Overcoming Assumptions and Mis-Conceptions in People Group Strategies by Dr. Orville Boyd Jenkins. In recent years, efforts have been made to bring various lists of world ethnicities closer together. Several major world agencies have worked to more closely align their lists of the world’s peoples groups. Correlating lists and comparing data has been hampered by various factors. Over the years since the 1980s, various mission agencies and other groups have developed databases of the peoples of the world. Data gathering on the world’s peoples had been going on since the 1960s. But objective, consistent data became a serious goal in the latter part of the 20th century.
Until the 1980s, various efforts at data gathering were isolated. As the end of the century approached, a desire grew to share information. Various ideas were considered, but no one could agree on methods of combining all data into one huge common database. There were too many differences in what different agencies wanted and how they needed it organized.
Beyond that, there were too many differences in how the ethnic data was viewed and organized. What was a cluster? Where were the divisions made. What were primary groups and sub-groups? What names were used for the different related levels of peoples, where in some clusters all the sub-groups called themselves by the same name?
There were too many differences in how ethnicity was understood and accounted for. Agencies wanted more and more to exchange data of various kinds related to the world’s ethnicities. But the only was this could be done was by a laborious comparison of entries by name! Names varied so much and the same names were used for so many different peoples, it was an error-laden process.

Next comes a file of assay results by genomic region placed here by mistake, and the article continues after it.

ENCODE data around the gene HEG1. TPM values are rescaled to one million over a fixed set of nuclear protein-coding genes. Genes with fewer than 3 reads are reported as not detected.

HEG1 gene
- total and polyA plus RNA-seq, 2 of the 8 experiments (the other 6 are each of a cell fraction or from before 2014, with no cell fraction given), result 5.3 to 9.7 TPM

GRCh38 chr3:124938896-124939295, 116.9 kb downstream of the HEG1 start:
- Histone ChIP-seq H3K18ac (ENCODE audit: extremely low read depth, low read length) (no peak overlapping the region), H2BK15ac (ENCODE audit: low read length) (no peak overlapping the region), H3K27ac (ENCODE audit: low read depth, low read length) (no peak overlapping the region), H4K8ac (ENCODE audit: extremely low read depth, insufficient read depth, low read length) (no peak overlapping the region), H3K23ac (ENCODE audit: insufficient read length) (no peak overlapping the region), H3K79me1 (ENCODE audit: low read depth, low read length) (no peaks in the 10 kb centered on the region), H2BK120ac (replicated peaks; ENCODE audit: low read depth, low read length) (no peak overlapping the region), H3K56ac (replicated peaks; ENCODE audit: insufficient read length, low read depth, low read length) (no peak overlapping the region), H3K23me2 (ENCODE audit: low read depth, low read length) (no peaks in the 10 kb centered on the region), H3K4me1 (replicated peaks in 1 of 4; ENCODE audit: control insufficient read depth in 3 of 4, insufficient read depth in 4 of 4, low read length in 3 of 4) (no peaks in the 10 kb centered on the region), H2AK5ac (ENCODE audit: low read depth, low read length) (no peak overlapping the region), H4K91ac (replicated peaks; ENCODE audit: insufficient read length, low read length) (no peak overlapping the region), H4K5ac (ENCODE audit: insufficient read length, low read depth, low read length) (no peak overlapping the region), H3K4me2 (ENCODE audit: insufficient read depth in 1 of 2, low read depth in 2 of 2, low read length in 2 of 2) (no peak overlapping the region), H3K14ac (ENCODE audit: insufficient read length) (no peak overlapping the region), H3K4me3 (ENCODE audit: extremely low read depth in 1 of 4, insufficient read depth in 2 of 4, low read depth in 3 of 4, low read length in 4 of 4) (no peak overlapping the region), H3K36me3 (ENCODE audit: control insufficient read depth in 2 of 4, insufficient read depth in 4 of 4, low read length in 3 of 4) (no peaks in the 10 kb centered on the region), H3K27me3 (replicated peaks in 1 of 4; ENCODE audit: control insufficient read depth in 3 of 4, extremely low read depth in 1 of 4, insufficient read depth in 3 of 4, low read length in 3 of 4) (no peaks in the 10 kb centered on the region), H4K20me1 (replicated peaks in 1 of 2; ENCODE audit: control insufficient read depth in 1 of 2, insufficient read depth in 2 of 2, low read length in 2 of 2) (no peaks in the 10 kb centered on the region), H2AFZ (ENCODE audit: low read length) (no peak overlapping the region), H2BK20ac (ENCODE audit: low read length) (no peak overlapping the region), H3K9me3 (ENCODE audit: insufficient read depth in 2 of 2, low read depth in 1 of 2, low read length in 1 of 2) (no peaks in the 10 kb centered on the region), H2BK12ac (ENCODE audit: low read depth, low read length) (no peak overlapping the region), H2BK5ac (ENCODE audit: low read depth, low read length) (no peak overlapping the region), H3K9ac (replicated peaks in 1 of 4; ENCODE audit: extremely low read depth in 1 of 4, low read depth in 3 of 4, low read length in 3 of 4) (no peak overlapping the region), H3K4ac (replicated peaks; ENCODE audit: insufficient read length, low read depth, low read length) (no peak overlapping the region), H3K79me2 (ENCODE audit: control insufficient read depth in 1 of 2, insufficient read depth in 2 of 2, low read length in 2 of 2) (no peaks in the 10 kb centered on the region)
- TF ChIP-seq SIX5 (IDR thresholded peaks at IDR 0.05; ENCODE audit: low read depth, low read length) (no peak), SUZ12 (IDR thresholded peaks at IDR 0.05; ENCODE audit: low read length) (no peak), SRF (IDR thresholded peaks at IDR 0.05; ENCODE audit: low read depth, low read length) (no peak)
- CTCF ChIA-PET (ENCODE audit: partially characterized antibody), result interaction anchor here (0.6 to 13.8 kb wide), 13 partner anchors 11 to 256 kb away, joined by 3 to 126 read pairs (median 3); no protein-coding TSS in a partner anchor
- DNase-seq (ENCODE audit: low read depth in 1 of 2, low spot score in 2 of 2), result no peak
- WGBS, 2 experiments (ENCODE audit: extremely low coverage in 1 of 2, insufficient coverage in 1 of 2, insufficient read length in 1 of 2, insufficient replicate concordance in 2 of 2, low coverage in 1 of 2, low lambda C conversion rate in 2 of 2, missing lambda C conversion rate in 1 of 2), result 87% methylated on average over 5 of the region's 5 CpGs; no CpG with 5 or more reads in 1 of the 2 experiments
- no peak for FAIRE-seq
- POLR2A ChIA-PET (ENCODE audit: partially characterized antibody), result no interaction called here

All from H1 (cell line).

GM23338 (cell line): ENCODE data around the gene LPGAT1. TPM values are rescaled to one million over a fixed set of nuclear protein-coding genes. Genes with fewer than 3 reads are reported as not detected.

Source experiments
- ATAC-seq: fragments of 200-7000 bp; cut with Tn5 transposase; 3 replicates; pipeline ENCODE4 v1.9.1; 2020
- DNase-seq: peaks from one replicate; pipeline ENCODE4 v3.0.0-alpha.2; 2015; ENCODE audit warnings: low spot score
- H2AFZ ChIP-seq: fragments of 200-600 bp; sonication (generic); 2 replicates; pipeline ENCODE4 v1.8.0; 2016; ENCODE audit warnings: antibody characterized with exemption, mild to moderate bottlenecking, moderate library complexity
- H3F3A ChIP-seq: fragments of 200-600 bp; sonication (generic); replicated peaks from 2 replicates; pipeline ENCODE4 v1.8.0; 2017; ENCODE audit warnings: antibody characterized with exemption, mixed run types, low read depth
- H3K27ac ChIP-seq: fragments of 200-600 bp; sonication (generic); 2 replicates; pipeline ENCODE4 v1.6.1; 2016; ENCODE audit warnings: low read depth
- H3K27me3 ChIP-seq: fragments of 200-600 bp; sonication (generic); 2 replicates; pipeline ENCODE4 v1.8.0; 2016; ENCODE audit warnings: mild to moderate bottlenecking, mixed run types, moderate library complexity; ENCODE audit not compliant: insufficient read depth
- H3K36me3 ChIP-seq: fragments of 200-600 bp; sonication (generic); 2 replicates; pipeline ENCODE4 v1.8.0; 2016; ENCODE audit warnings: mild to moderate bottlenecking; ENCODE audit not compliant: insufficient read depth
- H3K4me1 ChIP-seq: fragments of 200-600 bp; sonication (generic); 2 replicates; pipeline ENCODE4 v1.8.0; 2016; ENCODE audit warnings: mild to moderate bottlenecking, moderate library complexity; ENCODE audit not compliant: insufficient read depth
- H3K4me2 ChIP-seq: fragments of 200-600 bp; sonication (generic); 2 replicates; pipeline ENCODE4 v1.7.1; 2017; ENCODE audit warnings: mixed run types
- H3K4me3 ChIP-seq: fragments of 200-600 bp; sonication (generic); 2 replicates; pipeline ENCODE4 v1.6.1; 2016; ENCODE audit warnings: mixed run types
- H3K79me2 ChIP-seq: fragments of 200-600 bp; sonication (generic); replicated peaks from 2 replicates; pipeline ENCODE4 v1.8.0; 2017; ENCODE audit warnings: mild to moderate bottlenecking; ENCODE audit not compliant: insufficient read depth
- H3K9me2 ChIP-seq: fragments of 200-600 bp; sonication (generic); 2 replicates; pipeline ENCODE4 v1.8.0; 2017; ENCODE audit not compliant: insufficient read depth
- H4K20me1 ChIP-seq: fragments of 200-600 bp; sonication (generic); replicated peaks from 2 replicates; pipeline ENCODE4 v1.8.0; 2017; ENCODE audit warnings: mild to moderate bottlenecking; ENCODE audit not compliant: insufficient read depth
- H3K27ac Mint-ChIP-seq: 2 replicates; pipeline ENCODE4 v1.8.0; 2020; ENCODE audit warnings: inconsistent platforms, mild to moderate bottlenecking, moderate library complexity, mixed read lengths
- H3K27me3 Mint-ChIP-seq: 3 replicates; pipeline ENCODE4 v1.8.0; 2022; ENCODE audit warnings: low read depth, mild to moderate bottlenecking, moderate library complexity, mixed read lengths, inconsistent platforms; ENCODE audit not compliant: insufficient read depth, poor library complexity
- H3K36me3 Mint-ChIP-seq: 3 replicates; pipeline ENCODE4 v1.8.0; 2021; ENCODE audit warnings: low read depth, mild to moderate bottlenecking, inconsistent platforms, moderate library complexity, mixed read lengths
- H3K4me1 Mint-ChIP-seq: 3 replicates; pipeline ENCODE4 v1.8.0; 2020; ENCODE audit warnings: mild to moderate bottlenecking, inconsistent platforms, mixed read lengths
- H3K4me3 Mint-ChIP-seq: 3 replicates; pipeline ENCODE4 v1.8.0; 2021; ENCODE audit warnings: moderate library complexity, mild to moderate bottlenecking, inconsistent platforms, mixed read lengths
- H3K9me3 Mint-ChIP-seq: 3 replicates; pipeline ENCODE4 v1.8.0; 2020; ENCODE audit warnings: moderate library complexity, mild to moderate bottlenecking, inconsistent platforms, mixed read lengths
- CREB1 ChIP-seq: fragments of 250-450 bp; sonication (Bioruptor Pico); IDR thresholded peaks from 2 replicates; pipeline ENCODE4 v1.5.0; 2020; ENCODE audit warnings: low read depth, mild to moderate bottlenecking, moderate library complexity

Different agencies used different various of the names for different clusters, primary peoples or sub-groups. And there was further confusion between names used for languages and ethnic groups (tribes, etc.), not to mention common usages across the various colonial languages, and the local name or ethnic self-name.
Part of our problem is overcoming and correcting early mixed assumptions that led to certain entries into the legacy databases we inherited or whose data we still relate to in our accumulated data. Early lists commonly included overlapping categories, so individuals might be counted multiple times. This was complicated when merging data from two or more databases. The approaches taken would differ, so the various individual entities might not be equivalent entries.
Many errors were made in early people group lists, due to the simplistic assumption that a language represented an ethnicity. (I address this in Languages and Peoples.) Also it seemed some people just made up their own terms and categories without reference to disciplines specifically developed to deal with this, like Anthropology (basically built upon the work of early missionaries) or Sociology.
At the same time, we have to take seriously the common general conventions that prevail, following the weight of preference in drawing lines of distinctions in unclear cases of ethnic sub-groupings or super-groupings. Different databases had analyzed and organized ethnic clusters in different ways. Names didn’t match. Levels of division didn’t match.